The only 7 that made the start

After the photo we made our way with trepidation to the large field which contained the start and finish. As would normally be the case we proceeded to attempt a warm up jog, choosing to run away from the start towards the infamous Shotover Hill, around 500m distant beyond the end of the field. After about 100m of running, however, we realised that a “warm-up” would prove fairly futile as our feet were sinking into the mud about halfway up to our knees. The warm up was thus replaced with a game of “shall we see if we can find any solid ground to run on when the race starts?” (spoiler alert: we couldn’t, there wasn’t any).

Matt was already changed, so he took the dirty photo

In previous years, the hard part of the Oxford course has always been the very long (just over 1km) and very steep hill. Traditionally the men climb the hill twice and the women’s race only takes in one lap. This year, for reasons unknown, this pattern was abandoned with the women also having a two lap course, but which did not climb up the hill. Some of the women were relieved to avoid the hill but others were disappointed with the change, preferring a single long lap over two “shorter and more boring” laps.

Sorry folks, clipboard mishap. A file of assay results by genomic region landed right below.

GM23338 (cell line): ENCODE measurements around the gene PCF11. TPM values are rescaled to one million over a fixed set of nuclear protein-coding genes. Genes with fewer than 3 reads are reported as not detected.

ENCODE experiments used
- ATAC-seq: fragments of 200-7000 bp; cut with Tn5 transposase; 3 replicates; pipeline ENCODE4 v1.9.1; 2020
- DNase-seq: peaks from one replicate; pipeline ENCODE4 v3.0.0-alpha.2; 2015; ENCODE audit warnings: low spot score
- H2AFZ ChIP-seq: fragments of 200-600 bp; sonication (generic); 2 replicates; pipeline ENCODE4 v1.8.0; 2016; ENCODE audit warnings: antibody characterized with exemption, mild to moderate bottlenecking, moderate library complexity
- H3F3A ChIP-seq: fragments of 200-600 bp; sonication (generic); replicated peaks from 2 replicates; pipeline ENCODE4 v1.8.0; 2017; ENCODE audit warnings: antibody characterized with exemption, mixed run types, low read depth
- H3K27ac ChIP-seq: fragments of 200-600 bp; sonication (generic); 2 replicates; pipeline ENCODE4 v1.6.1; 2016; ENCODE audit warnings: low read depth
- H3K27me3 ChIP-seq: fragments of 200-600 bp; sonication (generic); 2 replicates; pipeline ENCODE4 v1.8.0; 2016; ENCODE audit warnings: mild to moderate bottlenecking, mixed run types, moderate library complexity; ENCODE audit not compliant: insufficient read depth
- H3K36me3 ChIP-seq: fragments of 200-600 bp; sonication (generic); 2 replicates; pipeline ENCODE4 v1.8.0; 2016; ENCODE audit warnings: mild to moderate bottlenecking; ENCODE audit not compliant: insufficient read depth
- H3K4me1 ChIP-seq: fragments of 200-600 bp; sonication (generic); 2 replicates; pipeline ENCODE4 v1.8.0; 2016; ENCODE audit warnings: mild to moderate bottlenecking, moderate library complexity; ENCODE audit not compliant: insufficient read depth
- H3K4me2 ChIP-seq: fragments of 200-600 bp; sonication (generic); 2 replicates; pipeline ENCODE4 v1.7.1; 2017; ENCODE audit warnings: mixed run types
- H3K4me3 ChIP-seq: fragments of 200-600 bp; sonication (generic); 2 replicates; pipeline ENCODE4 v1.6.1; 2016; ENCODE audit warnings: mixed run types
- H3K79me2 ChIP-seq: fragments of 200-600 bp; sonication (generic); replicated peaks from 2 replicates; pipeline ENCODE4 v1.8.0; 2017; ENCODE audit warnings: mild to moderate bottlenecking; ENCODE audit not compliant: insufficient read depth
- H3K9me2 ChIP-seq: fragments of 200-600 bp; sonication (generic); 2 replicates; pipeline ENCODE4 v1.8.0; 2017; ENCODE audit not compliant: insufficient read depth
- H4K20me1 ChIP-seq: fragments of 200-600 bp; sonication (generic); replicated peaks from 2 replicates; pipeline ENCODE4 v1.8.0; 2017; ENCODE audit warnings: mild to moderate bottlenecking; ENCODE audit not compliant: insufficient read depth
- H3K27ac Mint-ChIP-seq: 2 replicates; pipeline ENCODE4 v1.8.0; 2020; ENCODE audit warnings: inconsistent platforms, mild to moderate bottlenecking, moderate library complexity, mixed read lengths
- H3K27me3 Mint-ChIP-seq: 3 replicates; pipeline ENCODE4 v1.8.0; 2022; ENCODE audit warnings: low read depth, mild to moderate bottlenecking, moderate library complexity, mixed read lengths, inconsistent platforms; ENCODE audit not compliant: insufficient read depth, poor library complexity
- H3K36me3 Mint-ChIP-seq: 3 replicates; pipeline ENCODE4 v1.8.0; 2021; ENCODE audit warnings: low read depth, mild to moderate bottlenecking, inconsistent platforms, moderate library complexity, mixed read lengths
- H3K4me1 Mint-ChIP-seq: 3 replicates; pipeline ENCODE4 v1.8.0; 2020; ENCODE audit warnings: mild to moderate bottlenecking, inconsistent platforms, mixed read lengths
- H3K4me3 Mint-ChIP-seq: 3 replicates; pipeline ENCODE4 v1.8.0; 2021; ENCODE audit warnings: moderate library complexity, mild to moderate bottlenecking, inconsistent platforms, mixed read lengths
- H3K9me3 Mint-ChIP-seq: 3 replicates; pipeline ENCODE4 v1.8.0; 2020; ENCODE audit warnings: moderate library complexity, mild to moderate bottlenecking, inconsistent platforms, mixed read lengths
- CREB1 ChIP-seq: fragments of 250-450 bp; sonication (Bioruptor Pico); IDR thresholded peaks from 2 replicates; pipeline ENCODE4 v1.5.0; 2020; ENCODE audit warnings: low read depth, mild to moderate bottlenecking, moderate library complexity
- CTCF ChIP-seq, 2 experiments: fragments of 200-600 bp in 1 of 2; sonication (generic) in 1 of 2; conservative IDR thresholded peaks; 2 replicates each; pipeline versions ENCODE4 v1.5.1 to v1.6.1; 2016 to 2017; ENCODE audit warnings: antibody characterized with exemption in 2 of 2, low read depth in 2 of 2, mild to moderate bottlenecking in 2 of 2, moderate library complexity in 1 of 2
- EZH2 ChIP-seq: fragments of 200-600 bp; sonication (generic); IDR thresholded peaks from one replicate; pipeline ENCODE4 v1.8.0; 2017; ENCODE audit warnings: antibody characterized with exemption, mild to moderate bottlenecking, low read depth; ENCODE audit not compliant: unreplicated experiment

After completing one lap and having run across the entirety of the main start / finish field once, at the end of lap one and the start of lap two, it was clear in the minds of the men that, our expectations about difficulty were mixed up. The extreme bogginess of the field was in stark contrast to the mainly firm footing of the climb, meaning that climbing the hill in fact gave respite from the slog through the calf deep mud. Thus, if the reason for the change to the women’s course was to make it easier, it completely failed.